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Section 32, pages 61-63

The Station of the Báb


Not only in the character of the revelation of Bahá'u'lláh, however stupendous be His claim, does the greatness of this Dispensation reside. For among the distinguishing features of His Faith ranks, as a further evidence of its uniqueness, the fundamental truth that in the person of its Forerunner, the Báb, every follower of Bahá'u'lláh recognizes not merely an inspired annunciator but a direct Manifestation of God. It is their firm belief that, no matter how short the duration of His Dispensation, and however brief the period of the operation of His laws, the Báb had been endowed with a potency such as no founder of any of the past religions was, in the providence of the Almighty, allowed to possess. That He was not merely the precursor of the Revelation of Bahá'u'lláh, that He was more than a divinely-inspired personage, that His was the station of an independent, self-sufficient Manifestation of God, is abundantly demonstrated by Himself, is affirmed in unmistakable terms by Bahá'u'lláh, and is finally attested by the Will and Testament of `Abdu'l-Bahá.


Nowhere but in the Kitáb-i-Íqán, Bahá'u'lláh's masterly exposition of the one unifying truth underlying all the Revelations of the past, can we obtain a clearer apprehension of the potency of those forces inherent in that Preliminary Manifestation with which His own Faith stands indissolubly associated. Expatiating upon the unfathomed import of the signs and tokens that have accompanied the Revelation proclaimed by the Báb, the promised Qá'im, He recalls these prophetic words: "Knowledge is twenty and seven letters. All that the Prophets have revealed are two letters thereof. No man thus far hath known more than these two letters. But when the Qá'im shall arise, He will cause the remaining twenty and five letters to be made manifest." "Behold," adds Bahá'u'lláh, "how great and lofty is His station!" "Of His Revelation," He further adds, "the Prophets of God, His saints and chosen ones, have either not been informed, or in pursuance of God's inscrutable Decree, they have not disclosed."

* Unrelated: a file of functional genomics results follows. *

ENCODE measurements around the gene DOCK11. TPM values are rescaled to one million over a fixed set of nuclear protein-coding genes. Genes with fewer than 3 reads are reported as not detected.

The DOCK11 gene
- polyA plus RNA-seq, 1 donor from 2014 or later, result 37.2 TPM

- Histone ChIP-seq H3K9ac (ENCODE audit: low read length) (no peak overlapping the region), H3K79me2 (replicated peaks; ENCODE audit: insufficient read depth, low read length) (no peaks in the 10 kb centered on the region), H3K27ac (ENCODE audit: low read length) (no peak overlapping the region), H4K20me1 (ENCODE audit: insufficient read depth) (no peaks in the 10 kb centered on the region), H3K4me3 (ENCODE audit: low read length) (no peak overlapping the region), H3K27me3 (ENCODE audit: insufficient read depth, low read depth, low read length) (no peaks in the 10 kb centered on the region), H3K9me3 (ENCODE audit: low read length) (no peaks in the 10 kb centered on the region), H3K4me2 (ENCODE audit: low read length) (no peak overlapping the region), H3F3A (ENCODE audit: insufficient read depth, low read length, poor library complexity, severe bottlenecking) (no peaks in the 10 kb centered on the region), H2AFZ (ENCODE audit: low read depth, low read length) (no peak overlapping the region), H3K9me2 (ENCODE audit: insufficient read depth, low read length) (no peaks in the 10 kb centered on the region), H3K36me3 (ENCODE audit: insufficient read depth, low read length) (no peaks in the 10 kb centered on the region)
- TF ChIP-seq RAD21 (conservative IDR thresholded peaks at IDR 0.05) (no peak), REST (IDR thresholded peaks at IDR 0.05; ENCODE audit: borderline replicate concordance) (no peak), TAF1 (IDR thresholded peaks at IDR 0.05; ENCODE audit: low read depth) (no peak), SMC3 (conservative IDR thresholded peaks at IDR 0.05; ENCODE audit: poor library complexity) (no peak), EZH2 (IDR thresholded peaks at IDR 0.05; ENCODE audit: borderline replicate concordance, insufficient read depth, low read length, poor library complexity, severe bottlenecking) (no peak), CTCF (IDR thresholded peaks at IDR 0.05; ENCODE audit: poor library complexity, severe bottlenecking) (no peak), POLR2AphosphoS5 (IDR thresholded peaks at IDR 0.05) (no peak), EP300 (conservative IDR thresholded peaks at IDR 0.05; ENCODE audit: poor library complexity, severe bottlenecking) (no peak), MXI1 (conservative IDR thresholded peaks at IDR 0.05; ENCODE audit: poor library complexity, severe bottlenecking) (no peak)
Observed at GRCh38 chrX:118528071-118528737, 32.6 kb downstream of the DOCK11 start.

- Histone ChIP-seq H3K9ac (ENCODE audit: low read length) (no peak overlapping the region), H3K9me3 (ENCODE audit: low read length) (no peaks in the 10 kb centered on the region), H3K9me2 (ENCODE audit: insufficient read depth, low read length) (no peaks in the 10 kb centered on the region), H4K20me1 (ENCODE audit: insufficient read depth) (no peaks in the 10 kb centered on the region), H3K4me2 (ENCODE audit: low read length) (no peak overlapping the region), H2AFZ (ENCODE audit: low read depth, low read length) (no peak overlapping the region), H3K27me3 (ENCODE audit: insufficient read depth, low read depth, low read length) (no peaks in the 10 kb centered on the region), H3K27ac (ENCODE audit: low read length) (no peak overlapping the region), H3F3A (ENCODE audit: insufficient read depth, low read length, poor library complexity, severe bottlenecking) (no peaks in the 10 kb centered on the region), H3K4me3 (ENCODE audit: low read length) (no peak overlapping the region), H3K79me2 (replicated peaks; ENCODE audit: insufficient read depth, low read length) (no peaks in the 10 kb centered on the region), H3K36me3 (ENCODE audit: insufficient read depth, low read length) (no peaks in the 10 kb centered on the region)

And yet, immeasurably exalted as is the station of the Báb, and marvellous as have been the happenings that have signalized the advent of His Cause, so wondrous a Revelation cannot but pale before the effulgence of that Orb of unsurpassed splendor Whose rise He foretold and whose superiority He readily acknowledged. We have but to turn to the writings of the Báb Himself in order to estimate the significance of that Quintessence of Light of which He, with all the majesty of His power, was but its humble and chosen Precursor.


Again and again the Báb admits, in glowing and unequivocal language, the préeminent character of a Faith destined to be made manifest after Him and to supersede His Cause. "The germ," He asserts in the Persian Bayán, the chief and best-preserved repository of His laws, "that holds within itself the potentialities of the Revelation that is to come is endowed with a potency superior to the combined forces of all those who follow me." "Of all the tributes," the Báb repeatedly proclaims in His writings, "I have paid to Him Who is to come after Me, the greatest is this, My written confession, that no words of Mine can adequately describe Him, nor can any reference to Him in my Book, the Bayán, do justice to His Cause." Addressing Siyyid Yahyáy-i-Darábí, surnamed Vahíd, the most learned and influential among his followers, He says: "By the righteousness of Him Whose power causeth the seed to germinate and Who breatheth the spirit of life into all things, were I to be assured that in the day of His Manifestation thou wilt deny Him, I would unhesitatingly disown thee and repudiate thy faith.... If, on the other hand, I be told that a Christian, who beareth no allegiance to My Faith, will believe in Him, the same will I regard as the apple of Mine eye."

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